Treating autism with a supplement? New research says yes.

In Autism Spectrum Disorders, Genes, Genomic Medicine on Sunday, 7 October 2012 at 07:18

New Form of Autism May Be Treatable With Supplement

Pam Harrison

October 1, 2012 — A homozygous mutation that silences the gene involved in the metabolism of branched-chain amino acids (BCAAs) has been identified in a group of children who have autism and either epilepsy or abnormalities on electroencephalogram (EEG), an international team of investigators has reported.

Gaia Novarino, PhD, from the University of California, San Diego, and multicenter colleagues identified a mutation in the branched-chain ketoacid dehydrogenase kinase (BCKDK) gene in families among whom parents were cousins and whose children had autism, epilepsy, and intellectual disability.

“The normal role of the BCKDK gene is to shut off the metabolism of the BCAAs,” coauthor Joseph Gleeson, MD, University of California, San Diego, told Medscape Medical News. “And the end result of these mutations is hypermetabolism of the BCAAs and their depletion in patients who carry them.”

In mice, the researchers were able to show that a BCAA-enriched diet abolished the neurologic deficits within a week.

The study was published online September 6 in Science.

Related Families

As Dr. Gleeson noted, investigators set out specifically to study families in which parents were related to each other to allow them to identify recessive causes of disease.

They identified 2 consanguineous families, one of Turkish descent and a second of Egyptian ancestry, in which children had autism, intellectual disability, and either seizure or abnormal electroencephalograms (EEGs). Whole-exome sequencing was carried out in both families.

Researchers focused on the identification of homozygous variants that were predicted to result in loss of protein function, which would be consistent with the presumed mode of recessive inheritance.

“In each of these families, we identified a distinct, null, homozygous mutation in the [BCKDK] gene,” investigators write, “and no other homozygous loss-of-function mutations segregating with affected status were identified in either family.”

Investigators also studied the effect of a chow diet containing 2% BCAAs or a BCAA-enriched diet, consisting of 7% BCAAs, on Bckdk mice deficient in the same gene. These mice have reduced levels of BCAAs in various tissues.

“Mice raised on the BCAA-enriched diet were phenotypically normal,” the authors observed, “[whereas] on the 2% BCAA diet…Bckdk mice and not wildtype had clear neurological abnormalities such as seizures…that appeared within 4 days of instituting the 2% BCAA diet.”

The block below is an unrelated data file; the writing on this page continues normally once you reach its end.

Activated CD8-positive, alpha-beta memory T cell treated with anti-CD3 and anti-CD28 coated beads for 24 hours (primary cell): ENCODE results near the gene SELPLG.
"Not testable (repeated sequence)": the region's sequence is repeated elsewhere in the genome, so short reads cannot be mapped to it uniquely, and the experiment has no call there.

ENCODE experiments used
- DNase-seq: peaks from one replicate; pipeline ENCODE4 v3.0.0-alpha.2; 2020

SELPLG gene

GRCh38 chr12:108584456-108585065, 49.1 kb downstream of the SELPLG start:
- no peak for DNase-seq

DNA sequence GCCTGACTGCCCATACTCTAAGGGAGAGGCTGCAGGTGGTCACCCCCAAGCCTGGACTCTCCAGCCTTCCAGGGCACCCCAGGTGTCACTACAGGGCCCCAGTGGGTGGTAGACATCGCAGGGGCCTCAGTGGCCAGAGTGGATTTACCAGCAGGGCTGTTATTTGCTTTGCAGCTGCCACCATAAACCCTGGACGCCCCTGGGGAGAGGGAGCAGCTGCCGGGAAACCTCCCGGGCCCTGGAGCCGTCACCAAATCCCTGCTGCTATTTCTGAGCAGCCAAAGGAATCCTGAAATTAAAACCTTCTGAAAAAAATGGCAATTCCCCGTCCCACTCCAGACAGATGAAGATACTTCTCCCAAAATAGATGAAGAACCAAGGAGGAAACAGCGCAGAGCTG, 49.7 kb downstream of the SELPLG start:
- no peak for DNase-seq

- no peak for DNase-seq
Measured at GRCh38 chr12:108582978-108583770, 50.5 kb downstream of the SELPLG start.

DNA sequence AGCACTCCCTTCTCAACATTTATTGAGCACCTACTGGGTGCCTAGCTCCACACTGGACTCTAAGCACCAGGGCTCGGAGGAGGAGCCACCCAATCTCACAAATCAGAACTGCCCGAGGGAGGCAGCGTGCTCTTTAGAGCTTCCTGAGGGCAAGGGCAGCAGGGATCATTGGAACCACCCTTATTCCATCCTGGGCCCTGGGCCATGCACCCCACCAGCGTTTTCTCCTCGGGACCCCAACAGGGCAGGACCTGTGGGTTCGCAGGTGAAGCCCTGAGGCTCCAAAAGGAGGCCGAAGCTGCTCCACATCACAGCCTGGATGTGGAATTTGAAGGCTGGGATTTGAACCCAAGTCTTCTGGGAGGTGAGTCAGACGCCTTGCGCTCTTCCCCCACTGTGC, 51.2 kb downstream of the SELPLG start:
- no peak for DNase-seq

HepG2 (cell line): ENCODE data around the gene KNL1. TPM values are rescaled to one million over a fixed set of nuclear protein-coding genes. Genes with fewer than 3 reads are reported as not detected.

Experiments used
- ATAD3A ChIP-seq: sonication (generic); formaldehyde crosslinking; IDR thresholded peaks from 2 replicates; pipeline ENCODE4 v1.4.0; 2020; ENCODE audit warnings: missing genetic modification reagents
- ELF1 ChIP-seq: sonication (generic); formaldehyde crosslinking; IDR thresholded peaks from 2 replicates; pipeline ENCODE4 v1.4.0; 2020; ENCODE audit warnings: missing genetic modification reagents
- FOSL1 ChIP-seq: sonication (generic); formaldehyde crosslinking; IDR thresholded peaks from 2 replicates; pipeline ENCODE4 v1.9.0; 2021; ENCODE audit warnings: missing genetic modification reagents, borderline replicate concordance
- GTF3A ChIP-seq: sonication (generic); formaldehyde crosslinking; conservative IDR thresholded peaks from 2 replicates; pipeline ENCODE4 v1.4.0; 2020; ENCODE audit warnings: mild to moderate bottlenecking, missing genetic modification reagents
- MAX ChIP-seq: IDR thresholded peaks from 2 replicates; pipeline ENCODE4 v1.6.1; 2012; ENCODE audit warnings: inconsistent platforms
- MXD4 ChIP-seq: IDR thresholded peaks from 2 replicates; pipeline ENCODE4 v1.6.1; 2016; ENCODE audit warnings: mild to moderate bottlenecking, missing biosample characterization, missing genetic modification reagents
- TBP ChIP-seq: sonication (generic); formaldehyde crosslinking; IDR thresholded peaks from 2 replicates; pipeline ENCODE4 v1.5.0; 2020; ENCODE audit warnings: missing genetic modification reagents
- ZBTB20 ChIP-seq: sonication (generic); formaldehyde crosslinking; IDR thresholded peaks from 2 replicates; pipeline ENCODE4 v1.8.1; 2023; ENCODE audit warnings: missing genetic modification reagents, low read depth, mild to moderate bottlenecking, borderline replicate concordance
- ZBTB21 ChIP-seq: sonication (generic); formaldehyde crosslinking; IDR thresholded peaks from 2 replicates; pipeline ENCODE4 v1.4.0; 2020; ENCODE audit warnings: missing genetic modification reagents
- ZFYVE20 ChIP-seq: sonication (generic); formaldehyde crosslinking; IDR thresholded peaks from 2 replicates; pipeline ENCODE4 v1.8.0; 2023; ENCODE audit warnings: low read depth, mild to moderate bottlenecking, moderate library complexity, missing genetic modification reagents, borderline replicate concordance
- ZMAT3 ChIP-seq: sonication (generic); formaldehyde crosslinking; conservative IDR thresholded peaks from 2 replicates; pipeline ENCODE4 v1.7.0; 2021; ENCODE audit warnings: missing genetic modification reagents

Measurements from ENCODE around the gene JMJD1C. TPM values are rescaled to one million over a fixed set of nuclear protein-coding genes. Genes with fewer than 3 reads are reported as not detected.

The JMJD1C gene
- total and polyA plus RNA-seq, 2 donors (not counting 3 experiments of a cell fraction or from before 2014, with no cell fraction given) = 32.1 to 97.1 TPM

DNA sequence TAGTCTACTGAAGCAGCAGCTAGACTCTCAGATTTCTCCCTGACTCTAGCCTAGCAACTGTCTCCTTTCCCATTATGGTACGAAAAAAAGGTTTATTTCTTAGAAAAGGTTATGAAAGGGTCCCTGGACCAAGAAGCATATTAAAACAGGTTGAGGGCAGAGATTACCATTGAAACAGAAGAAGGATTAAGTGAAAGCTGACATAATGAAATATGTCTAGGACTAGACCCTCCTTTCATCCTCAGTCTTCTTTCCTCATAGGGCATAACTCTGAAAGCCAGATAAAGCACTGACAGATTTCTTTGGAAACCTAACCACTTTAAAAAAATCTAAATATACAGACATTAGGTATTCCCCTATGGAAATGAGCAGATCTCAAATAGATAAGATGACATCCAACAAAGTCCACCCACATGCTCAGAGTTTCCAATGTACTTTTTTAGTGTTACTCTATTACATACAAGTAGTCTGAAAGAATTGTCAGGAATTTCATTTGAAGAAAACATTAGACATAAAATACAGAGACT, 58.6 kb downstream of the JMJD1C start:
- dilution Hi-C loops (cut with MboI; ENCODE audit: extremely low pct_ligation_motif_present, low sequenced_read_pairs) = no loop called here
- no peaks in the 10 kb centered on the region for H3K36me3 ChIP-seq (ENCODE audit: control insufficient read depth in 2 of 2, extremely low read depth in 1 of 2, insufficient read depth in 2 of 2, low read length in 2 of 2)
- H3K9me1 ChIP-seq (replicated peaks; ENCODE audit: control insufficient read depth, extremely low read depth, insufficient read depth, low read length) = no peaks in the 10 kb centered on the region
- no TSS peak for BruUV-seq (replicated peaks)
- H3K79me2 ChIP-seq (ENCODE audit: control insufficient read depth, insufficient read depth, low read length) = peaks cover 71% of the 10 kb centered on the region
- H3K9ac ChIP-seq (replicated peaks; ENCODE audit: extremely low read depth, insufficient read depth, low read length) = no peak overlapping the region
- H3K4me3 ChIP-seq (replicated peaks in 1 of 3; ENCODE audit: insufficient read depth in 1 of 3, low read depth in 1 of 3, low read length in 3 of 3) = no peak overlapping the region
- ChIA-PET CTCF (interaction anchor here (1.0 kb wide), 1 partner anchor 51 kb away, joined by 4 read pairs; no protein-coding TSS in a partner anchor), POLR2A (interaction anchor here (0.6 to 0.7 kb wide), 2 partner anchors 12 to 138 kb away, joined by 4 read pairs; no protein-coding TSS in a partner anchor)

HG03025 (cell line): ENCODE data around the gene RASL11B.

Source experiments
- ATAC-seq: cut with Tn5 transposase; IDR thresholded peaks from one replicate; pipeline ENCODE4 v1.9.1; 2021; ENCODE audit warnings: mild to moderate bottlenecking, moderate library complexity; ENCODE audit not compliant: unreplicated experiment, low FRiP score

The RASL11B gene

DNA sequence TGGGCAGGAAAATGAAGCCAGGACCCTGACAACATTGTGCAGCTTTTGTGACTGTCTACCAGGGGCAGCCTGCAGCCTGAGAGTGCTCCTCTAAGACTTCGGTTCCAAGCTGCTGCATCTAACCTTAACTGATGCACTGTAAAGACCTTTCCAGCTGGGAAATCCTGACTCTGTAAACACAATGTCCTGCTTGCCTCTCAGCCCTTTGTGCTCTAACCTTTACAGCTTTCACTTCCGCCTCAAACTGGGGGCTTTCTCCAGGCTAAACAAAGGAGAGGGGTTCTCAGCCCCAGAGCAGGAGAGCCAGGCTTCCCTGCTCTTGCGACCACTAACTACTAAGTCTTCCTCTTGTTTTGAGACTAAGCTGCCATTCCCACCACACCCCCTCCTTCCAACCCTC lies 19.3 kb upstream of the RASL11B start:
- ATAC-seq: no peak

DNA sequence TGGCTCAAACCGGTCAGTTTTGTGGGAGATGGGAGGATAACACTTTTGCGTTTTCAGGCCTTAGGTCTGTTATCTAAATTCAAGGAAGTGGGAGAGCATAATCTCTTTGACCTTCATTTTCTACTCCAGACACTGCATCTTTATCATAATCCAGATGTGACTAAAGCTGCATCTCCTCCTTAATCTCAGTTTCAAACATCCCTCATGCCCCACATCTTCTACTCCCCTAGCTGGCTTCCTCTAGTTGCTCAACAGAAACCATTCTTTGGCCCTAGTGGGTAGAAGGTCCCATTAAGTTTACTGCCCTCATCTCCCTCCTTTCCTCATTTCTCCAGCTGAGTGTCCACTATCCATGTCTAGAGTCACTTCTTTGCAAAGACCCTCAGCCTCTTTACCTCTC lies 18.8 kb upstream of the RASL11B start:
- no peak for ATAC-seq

The same neurologic deficits were completely abolished within a week of the same mice starting the BCAA-enriched diet, suggesting that Bckdk mice have an inducible yet reversible phenotype.

“What was really surprising to us is that the children [we studied] could have come into any autism clinic because they looked like any child with autism, there was no way to differentiate them clinically,” Dr. Gleeson said. “The only way we were able to make the discovery was by sequencing the DNA, which was where we found the mutation.”

Dr. Gleeson added, too, that it was “very surprising” to find mutations in a potentially treatable metabolic pathway specific for autism, namely through BCAAs supplementation in patients with this specific mutation.

Investigators would welcome any parents whose children have the same constellation of autism with accompanying epilepsy or EEG abnormalities into their screening program.

Translation Medicine

Valerie Hu, PhD, from George Washington University, Washington, DC, told Medscape Medical News that she liked how the study translated novel genetic findings from exome sequencing to a functional/biochemical phenotype, demonstrating reversibility in the mouse model through nutritional supplementation.

“I think that recent research in the field is really opening up new horizons,” she added.

Dr. Hu is herself pursuing research related to the genetic underpinnings of autism.

The study was funded in part by the National Institutes of Health. Dr. Gleeson and his co-investigators have filed for a patent on the genetic diagnosis and potential treatment of this particular form of autism. Dr. Hu has no disclosed no relevant financial relationships.

Science. Published online September 6, 2012. Abstract

Retrieved from: http://www.medscape.com/viewarticle/771886?src=nl_topic


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